Cryo-electron microscopy (cryo-EM) of non-crystalline single particles is a biophysical technique that can be used to determine the structure of biological macromolecules and assemblies. Historically, its potential for application in drug discovery has been heavily limited by two issues: the minimum size of the structures it can be used to study and the resolution of the images. However, recent technological advances — including the development of direct electron detectors and more effective computational image analysis techniques — are revolutionizing the utility of cryo-EM, leading to a burst of high-resolution structures of large macromolecular assemblies. These advances have raised hopes that single-particle cryo-EM might soon become an important tool for drug discovery, particularly if they could enable structural determination for 'intractable' targets that are still not accessible to X-ray crystallographic analysis. This article describes the recent advances in the field and critically assesses their relevance for drug discovery as well as discussing at what stages of the drug discovery pipeline cryo-EM can be useful today and what to expect in the near future.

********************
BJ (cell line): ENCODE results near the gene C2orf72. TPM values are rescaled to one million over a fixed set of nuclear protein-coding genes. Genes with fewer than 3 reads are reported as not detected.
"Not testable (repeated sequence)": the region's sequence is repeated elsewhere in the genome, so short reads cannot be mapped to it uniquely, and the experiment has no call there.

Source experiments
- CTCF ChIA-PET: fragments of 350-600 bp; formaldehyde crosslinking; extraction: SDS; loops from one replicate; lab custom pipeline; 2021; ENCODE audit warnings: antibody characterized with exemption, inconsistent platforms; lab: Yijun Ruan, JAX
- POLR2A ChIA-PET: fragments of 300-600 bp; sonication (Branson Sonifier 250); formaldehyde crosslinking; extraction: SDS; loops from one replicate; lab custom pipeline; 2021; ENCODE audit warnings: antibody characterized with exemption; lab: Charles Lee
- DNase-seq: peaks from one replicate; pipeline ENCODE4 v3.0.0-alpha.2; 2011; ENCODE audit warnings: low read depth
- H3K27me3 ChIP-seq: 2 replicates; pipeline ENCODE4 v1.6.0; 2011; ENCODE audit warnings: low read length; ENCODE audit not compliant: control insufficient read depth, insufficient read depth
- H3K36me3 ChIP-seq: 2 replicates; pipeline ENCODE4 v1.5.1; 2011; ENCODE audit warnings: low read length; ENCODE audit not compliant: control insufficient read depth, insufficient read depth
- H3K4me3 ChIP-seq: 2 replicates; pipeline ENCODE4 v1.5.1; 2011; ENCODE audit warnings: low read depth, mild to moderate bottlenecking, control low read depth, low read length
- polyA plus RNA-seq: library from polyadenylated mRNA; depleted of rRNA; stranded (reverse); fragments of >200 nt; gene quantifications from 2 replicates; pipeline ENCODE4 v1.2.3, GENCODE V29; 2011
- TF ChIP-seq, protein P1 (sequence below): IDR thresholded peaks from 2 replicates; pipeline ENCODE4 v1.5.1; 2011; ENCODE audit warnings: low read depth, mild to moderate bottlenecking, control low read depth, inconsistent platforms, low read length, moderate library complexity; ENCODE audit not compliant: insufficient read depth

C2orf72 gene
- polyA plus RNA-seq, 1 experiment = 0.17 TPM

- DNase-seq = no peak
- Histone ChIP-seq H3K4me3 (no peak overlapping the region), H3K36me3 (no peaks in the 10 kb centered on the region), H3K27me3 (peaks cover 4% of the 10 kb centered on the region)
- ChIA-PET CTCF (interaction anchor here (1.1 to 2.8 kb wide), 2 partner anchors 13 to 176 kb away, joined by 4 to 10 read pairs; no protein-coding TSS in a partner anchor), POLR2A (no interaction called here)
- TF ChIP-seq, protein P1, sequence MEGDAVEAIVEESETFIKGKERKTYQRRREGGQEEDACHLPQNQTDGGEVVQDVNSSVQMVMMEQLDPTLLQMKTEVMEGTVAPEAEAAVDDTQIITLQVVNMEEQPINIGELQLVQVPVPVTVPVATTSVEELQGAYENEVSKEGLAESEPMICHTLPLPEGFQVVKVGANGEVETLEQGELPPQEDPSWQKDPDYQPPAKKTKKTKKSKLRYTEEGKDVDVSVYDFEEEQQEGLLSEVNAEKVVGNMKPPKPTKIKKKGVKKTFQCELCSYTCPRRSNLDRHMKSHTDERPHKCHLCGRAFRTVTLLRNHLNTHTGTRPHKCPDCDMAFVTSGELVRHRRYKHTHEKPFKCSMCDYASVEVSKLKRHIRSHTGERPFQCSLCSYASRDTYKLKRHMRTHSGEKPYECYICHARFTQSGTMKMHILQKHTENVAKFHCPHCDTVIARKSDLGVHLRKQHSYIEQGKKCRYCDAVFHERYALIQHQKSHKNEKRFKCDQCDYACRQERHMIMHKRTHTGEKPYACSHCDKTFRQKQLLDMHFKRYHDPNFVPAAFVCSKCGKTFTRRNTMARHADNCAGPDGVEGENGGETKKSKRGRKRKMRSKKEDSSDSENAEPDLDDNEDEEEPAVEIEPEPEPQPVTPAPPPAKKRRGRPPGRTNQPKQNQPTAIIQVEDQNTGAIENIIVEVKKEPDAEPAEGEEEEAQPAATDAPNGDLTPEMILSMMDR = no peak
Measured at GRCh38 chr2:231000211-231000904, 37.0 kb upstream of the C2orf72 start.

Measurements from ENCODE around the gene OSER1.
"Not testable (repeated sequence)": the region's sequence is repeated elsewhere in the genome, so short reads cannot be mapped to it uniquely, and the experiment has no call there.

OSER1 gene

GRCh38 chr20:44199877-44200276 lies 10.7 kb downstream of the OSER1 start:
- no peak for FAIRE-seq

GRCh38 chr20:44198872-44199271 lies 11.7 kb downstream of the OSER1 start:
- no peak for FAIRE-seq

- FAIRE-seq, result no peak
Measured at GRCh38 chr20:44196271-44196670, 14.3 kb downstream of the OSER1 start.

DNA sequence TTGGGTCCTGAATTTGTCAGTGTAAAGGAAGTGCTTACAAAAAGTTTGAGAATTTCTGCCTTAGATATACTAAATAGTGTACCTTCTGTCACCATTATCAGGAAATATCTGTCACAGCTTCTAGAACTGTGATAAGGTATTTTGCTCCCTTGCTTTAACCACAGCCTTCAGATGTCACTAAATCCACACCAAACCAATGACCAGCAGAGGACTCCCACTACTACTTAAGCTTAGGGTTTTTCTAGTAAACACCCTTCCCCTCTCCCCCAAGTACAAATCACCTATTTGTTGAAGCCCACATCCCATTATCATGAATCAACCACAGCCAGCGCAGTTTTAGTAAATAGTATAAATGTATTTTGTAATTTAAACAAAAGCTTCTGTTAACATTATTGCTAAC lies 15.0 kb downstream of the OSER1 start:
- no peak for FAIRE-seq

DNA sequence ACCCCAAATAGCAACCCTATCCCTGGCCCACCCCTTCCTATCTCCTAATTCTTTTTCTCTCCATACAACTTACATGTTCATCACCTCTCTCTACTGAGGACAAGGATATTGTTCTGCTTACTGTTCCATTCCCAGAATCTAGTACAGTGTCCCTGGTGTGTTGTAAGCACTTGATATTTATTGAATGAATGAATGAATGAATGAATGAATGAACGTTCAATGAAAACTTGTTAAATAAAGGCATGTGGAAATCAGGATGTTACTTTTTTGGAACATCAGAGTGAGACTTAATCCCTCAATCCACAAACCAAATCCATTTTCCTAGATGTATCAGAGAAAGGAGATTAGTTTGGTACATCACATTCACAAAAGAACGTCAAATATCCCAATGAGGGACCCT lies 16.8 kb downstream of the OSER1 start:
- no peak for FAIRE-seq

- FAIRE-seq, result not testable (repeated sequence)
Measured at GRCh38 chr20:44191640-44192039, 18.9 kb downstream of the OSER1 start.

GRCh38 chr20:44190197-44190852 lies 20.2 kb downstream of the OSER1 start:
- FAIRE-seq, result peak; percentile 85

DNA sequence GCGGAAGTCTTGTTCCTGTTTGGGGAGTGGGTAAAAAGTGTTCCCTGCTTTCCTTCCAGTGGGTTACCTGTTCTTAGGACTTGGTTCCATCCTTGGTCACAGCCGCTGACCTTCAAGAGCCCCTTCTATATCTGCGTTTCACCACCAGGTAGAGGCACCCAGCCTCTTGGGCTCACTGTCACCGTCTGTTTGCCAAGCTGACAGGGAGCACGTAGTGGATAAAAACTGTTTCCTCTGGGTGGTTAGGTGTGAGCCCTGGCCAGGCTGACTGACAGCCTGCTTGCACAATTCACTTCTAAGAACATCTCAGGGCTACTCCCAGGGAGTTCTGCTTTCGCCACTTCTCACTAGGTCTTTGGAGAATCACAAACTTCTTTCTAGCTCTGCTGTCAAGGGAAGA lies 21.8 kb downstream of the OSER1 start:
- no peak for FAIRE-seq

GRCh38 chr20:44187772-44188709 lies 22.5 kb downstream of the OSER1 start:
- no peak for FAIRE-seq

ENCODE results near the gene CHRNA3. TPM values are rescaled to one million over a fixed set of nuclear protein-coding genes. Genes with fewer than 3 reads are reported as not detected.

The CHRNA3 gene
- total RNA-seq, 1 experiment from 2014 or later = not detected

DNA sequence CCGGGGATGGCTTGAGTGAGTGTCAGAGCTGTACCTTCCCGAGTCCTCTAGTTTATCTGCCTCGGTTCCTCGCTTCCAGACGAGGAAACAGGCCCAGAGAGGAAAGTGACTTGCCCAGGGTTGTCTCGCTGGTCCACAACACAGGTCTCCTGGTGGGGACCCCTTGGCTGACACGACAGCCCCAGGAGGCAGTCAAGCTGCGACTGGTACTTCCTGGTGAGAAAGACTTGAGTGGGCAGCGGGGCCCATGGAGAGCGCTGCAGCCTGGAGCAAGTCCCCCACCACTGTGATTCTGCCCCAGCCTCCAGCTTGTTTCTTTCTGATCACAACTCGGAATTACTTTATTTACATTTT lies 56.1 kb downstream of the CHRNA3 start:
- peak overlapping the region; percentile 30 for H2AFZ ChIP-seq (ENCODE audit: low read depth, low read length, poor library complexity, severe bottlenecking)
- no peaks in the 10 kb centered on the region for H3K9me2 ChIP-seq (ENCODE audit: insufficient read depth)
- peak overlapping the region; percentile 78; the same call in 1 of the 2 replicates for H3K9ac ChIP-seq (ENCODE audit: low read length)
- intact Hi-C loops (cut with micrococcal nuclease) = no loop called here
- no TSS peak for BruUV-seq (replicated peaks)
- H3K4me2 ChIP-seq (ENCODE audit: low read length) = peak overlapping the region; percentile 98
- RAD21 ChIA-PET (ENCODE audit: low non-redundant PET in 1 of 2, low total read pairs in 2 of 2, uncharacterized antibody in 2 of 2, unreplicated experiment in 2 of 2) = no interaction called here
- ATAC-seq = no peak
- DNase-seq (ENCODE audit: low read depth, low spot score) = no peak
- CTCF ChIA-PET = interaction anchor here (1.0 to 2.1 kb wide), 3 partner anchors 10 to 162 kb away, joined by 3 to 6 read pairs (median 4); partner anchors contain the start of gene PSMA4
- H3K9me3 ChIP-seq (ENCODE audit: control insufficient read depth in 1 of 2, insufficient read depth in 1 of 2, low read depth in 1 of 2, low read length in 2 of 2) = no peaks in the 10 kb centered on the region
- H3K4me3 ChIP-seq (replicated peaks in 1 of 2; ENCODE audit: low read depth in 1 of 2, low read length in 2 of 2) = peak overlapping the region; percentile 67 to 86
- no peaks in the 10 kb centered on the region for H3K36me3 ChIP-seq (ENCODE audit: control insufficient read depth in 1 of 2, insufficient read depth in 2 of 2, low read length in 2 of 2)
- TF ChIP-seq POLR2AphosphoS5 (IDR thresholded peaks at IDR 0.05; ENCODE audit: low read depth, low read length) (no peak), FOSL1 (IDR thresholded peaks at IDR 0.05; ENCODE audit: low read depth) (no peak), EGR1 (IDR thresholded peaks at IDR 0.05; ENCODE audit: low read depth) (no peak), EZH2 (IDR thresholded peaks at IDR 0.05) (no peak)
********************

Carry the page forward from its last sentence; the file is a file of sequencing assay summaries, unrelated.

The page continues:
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J.-P.R. is a co-founder and shareholder of NovAliX. H.-W.R. is employed by Thermo Fisher Scientific, which manufactures electron microscopes that are used for cryo-EM. A.C. and H.S. are co-founders and stakeholders in Proteoplex GmbH.
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Renaud, JP., Chari, A., Ciferri, C. et al. Cryo-EM in drug discovery: achievements, limitations and prospects. Nat Rev Drug Discov 17, 471–492 (2018). https://doi.org/10.1038/nrd.2018.77
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